In March, she was walking her dog one evening when she was accosted by two males in their late teens. One made an improper remark about her anatomy and she, perhaps recalling her halcyon days in Harlem, punched him right in the face. The other began punching and kicking her. She fought back as best she could until a passing motorist stopped and the thugs ran off. The next day, she proudly displayed her facial bruises at school. She still had what it took.

When the season got over, she drifted away for a while. She began traveling on weekends, performing traditional dances at powwows around the Southwest. New Mexico one week, Nevada the next. She loves her people, but in many instances, has come to resent their lifestyle. The basketball reference would be hatin' the game, but not the playa'.

"I naturally have a lot of Indian friends, but it's ridiculous. All they do is drink and complain. I tell them, 'Think back. I'll bet the first person who put a bottle of alcohol in your hand wasn't white.' We do this to ourselves and then we perpetuate the stereotypes.

"I know I'm not going to do that stuff. I'm not going to drink, I'm not going to have a kid before I get married. Thunder and I are going to get an education. Maybe we'll both be lawyers with our Mom."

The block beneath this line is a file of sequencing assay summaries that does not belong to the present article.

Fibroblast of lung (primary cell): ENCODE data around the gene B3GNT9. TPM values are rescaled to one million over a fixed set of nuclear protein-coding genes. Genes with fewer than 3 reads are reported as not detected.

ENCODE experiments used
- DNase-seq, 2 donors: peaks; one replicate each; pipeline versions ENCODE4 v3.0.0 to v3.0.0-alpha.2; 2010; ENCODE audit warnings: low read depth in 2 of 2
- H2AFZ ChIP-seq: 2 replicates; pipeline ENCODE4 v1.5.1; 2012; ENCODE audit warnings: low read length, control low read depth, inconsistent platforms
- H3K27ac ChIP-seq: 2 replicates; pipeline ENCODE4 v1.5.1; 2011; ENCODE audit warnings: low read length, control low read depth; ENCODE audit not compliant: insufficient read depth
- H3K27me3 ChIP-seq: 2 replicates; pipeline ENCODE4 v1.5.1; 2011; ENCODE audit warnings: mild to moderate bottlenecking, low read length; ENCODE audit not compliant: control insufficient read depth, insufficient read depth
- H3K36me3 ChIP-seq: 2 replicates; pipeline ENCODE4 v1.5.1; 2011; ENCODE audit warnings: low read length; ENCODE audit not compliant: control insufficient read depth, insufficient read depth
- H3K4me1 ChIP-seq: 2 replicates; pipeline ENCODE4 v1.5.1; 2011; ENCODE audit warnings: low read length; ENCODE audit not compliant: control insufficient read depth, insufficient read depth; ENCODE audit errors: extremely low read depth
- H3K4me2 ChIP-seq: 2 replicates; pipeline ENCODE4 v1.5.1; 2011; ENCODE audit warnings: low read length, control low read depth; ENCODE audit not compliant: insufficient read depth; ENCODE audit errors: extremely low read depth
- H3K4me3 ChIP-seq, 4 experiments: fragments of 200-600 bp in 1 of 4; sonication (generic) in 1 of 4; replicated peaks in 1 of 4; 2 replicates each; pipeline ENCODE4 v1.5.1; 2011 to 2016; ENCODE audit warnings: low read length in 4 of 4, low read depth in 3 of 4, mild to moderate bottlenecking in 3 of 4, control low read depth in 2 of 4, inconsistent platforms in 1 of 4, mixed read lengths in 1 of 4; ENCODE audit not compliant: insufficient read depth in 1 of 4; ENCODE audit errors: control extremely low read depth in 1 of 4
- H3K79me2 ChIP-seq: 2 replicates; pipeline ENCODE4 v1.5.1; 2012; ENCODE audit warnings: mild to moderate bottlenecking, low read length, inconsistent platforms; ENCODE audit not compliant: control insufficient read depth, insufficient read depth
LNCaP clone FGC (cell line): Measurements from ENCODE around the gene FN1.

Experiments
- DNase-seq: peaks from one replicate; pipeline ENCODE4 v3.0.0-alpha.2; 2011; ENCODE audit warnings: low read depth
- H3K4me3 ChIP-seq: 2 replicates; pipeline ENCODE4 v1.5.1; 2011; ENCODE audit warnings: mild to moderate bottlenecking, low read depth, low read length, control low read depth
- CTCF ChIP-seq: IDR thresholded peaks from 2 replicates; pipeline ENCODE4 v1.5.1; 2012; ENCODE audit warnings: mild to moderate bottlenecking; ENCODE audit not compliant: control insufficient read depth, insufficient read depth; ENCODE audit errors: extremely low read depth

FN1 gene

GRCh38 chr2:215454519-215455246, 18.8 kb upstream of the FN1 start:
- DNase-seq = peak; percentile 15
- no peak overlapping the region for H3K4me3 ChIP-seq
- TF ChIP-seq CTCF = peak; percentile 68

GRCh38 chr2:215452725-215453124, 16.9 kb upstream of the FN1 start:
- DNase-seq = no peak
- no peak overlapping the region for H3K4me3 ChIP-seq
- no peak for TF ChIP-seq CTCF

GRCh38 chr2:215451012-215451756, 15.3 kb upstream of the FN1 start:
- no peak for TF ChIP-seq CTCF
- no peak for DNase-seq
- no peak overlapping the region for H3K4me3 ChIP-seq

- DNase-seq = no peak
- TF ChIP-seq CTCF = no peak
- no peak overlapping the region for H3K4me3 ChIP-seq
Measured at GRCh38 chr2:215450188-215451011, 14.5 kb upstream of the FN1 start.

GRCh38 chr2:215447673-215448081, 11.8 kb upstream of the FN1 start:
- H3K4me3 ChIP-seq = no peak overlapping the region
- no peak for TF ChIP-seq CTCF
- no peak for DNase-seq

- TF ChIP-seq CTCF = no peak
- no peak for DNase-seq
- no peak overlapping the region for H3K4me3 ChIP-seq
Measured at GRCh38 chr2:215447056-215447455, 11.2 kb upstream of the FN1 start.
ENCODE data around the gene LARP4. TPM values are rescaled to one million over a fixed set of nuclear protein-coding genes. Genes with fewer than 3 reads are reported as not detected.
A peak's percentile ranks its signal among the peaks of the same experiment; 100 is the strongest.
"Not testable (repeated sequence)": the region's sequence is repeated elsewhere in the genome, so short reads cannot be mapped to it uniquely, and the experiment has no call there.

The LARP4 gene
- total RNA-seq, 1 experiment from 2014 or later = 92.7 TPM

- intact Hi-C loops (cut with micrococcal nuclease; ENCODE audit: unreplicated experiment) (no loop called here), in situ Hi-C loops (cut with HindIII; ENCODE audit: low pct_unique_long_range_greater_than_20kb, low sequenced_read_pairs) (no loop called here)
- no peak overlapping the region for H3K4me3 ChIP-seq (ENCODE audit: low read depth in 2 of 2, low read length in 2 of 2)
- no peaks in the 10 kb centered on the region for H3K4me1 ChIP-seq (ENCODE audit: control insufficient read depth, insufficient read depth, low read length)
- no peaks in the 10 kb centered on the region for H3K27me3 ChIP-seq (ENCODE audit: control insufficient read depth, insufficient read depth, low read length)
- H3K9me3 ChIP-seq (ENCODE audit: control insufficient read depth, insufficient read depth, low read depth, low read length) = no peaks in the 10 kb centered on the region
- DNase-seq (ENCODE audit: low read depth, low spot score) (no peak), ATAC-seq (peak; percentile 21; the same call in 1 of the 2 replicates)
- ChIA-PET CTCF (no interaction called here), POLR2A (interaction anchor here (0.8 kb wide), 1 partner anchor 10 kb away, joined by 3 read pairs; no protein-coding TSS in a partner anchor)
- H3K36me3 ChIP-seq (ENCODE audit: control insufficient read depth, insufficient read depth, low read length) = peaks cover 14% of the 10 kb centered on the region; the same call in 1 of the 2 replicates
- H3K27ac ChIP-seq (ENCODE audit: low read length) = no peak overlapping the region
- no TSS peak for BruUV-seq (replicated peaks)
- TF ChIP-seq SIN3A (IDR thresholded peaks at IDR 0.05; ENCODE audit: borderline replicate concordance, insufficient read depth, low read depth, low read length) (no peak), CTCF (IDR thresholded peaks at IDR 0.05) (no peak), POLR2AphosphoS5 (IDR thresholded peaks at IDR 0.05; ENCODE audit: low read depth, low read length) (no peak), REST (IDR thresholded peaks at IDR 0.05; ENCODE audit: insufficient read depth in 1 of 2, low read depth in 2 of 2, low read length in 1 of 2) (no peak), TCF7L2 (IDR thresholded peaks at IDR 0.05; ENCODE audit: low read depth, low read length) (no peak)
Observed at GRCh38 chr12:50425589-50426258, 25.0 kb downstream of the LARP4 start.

She said this just before getting into a car and leaving Tucson again. They're headed back to the reservation for what Wamnee smiles and calls "another summer in the Third World." There was some talk about getting jobs at a summer camp in Minnesota, but both Thunder and Eagle agree that they'll probably just end up back on the rez.

Wamnee says she'll be back for her senior year at Amphi. Michelle needs only one more year of law school to graduate. And with four starters back from last year's team, the Panthers should be favored to repeat as 5A-South champs.

She says she'll play ball, but admits she's lost some of the fire. She realizes that her size and circumstances limit her future in the game. She doesn't see basketball as a means to an end as much as a means to a dead end. She'll play it because, like the land, she can't resist its siren song.

Oscar Wilde said he could resist everything except temptation. Wamnee can resist everything except that which defines what she is and what she does at this moment in time. Right now, she's an Indian and she's a ballplayer. Not somebody's girlfriend, not somebody's drinking buddy. She's Eagle Woman and she stands apart.